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The 2022 ComEd Green Region Grant Is Now Available to Nonprofits, Educational Institutions, and More

For the past decade, the ComEd Green Region Grant has provided funding to municipalities all over Northern Illinois for conservation projects that plan for, protect, and restore natural places and support climate resilience and pollinator habitats. In celebration of its tenth year, ComEd has expanded the applicant pool to include a wider variety of organizations. Non-profit organizations, schools, school districts, housing authorities, townships, counties, park districts, conservation districts, forest preserve districts, and municipalities within ComEd’s service territory are now all eligible to apply for matching awards up to $10,000. 

Since 2013, ComEd competitive grant programs have made investments in communities to improve their infrastructure and quality of life. Collectively, these programs have delivered funding to improve green infrastructure, like parks, and to expand clean transportation in communities across northern Illinois.

Due to the success of Grant projects over the previous decade, the teams at ComEd and Openlands hope that expanding the opportunity to include a broader range of organizations will diversify the types of projects pursued. Projects can include, but are not limited to, planting trees, building rain gardens and butterfly gardens at schools, remediating toxic soil, and landscaping with native plants. 

The ComEd Green Region Grants are flexible and available to any organization listed above that can outline a project plan based on the program guidelines. While a variety of projects will be accepted, priority will be shown to projects that demonstrate a climate resiliency focus. The climate crisis is an imminent threat that puts the Chicago region at an increased risk for flooding, extreme heat, and invasive species. Along with the threat of climate change, overdevelopment has led to severe habitat loss that puts pollinators, on which the food chain depends, at risk of endangerment and extinction. Projects that increase native plantings, build the tree canopy, remove invasive species, capture rainwater and purify waterways all have a very real impact on the health of our ecosystems and the resilience of our region.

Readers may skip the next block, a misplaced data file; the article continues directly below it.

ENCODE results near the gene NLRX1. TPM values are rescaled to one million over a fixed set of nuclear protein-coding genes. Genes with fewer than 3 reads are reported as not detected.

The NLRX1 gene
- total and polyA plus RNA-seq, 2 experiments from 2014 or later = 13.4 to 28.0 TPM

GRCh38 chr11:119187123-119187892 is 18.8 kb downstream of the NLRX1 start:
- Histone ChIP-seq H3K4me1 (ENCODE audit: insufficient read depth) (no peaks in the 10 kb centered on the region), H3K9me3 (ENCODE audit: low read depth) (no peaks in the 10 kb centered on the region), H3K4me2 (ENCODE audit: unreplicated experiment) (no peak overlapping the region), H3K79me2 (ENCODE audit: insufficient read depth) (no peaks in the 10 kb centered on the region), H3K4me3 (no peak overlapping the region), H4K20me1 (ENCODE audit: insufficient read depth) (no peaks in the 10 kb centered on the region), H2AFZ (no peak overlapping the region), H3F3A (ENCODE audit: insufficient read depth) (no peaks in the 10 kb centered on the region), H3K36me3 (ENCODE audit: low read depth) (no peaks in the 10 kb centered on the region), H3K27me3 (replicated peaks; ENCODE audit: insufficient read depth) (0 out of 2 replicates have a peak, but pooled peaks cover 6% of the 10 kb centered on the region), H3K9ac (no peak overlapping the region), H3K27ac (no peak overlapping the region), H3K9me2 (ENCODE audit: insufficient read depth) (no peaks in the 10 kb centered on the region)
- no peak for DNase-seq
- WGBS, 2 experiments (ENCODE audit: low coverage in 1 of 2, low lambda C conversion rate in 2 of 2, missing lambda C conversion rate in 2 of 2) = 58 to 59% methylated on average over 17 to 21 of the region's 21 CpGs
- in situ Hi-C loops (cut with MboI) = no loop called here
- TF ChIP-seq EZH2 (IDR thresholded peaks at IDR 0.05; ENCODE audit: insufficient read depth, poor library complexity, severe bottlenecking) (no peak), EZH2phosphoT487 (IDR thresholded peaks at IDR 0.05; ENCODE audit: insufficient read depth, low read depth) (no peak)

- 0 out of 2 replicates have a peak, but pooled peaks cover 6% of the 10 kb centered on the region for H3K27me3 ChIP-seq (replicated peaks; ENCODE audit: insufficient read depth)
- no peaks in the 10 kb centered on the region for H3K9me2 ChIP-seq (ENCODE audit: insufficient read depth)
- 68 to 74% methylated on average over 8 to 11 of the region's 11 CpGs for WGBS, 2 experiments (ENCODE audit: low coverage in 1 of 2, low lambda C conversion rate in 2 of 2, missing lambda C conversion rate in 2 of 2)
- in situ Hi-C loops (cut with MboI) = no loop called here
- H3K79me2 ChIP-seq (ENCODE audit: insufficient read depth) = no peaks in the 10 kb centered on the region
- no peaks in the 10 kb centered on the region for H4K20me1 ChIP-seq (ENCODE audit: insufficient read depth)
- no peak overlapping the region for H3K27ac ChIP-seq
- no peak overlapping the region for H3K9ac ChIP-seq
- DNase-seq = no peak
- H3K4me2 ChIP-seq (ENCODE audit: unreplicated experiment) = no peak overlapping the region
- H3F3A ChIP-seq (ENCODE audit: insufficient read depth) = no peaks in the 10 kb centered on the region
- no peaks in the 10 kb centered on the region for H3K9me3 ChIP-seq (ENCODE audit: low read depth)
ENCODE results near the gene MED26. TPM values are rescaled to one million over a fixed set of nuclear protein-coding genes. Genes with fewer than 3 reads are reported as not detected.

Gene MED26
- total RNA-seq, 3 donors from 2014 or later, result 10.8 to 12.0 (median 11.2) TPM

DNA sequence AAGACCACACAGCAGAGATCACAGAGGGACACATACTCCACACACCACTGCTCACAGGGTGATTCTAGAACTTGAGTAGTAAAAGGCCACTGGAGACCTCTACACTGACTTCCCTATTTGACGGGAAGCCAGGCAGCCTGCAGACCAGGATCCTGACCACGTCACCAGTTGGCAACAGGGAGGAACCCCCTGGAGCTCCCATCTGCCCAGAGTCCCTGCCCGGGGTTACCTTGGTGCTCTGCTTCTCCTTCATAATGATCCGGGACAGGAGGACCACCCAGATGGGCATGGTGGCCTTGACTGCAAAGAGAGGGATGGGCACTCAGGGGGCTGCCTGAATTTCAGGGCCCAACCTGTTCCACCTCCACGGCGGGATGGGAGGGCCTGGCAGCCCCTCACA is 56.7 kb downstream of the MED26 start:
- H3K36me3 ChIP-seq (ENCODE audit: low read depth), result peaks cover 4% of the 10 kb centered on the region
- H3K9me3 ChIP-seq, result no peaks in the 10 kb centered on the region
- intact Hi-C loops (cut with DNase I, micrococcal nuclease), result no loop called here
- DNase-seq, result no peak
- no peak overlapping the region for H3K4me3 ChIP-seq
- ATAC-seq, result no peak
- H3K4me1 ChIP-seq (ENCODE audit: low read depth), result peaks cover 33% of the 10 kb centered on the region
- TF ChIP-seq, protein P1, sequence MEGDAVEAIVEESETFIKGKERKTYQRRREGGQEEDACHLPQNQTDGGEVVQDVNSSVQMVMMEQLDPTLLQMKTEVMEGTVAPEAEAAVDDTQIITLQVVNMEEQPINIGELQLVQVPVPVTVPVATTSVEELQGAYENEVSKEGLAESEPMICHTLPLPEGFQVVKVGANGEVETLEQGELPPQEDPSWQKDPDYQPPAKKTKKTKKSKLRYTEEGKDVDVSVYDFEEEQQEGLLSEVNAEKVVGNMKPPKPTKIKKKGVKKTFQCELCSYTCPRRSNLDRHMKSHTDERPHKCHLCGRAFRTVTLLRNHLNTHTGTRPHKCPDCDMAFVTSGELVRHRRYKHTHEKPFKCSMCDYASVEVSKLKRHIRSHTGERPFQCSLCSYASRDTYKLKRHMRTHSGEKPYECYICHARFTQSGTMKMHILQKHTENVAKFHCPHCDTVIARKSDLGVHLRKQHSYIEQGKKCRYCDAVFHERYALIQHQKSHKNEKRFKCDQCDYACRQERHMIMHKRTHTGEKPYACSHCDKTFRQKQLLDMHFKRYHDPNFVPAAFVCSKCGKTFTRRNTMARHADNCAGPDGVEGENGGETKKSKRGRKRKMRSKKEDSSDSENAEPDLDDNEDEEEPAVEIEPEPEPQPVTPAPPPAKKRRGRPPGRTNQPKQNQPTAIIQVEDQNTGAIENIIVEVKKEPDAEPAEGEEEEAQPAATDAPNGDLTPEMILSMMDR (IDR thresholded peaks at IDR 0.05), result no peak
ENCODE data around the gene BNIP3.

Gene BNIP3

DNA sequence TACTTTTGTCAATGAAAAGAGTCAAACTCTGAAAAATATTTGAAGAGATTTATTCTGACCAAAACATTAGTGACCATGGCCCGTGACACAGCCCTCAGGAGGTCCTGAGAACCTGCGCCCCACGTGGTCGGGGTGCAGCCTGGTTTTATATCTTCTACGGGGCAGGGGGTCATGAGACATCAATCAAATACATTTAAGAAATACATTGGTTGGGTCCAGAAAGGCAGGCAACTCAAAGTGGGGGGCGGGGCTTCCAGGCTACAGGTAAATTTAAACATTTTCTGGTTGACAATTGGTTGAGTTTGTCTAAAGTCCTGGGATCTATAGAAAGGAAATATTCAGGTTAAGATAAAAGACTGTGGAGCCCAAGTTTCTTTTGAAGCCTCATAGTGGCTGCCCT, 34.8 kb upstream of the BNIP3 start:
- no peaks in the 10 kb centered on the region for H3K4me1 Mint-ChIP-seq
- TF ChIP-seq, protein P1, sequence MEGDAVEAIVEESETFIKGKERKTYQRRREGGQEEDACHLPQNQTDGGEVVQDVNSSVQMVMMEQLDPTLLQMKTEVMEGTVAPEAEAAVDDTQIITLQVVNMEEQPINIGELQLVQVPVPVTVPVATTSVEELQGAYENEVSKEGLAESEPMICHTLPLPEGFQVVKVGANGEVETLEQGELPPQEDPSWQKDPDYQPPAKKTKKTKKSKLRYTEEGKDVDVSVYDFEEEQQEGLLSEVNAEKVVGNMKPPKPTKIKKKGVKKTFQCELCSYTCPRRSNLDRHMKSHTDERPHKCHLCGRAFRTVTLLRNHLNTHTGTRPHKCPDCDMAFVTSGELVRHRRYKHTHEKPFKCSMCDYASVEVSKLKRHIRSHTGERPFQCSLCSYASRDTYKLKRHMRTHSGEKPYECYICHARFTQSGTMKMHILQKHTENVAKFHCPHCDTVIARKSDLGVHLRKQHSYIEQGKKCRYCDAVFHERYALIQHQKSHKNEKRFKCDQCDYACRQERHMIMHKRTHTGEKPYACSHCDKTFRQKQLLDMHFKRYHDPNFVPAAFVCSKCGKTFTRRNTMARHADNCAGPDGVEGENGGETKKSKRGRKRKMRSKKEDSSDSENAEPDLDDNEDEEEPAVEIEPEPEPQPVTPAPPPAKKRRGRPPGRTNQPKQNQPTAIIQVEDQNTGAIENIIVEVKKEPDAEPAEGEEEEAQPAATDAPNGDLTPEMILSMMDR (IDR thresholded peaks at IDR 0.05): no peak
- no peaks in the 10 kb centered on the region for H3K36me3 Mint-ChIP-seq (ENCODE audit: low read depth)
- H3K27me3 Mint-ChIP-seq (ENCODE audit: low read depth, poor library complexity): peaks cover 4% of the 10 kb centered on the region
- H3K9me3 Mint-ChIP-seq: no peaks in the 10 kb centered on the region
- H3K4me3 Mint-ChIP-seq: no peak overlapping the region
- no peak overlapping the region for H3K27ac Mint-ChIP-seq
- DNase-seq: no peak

Previous grantees like the Chicago Park District, who received a grant in 2018 to install native plants and repair trails to increase site access at Palmisano Park in Bridgeport, have already seen an increase in butterfly traffic. According to Jason Steger, the Natural Areas Manager for the Chicago Park District, “The ComEd Green Region grant allowed us to improve pollinator habitat at Palmisano Park in a meaningful way. Volunteers of all ages helped us install the thousands of flowering native plants we were able to purchase with grant funds. In an area that was previously dominated by grasses, these plants provide food for pollinators and enhance the color palette of the natural area throughout the growing season.”

Applications are open until March 25 at 5pm, and no matter how small the project scope, all qualifying organizations are encouraged to apply! Organizations will require a cash match equal or greater to the funding requested at the time of application. If you have an idea for a conservation project at your organization, you are encouraged to apply for the 2022 ComEd Green Region Grant. If you are unsure whether your project idea qualifies for the Grant, feel free to reach out to the Green Region team at Openlands.

1 comment

  1. While I appreciate the good work you’ve been able to accomplish, I still feel this is too little, too late. First off you are using funds coming from the corporate equivalent of Al Capone, i.e. ComEd, in an effort to do some self-effacement. They are a monopoly, have been corrupt for decades. These miserly grants are a PR ploy.
    I suggest You buy some pick-up trucks, hire adults to drive them, and hire high school students to water recently planted saplings, summer jobs. Our sapling survival rate hovers around 50%.

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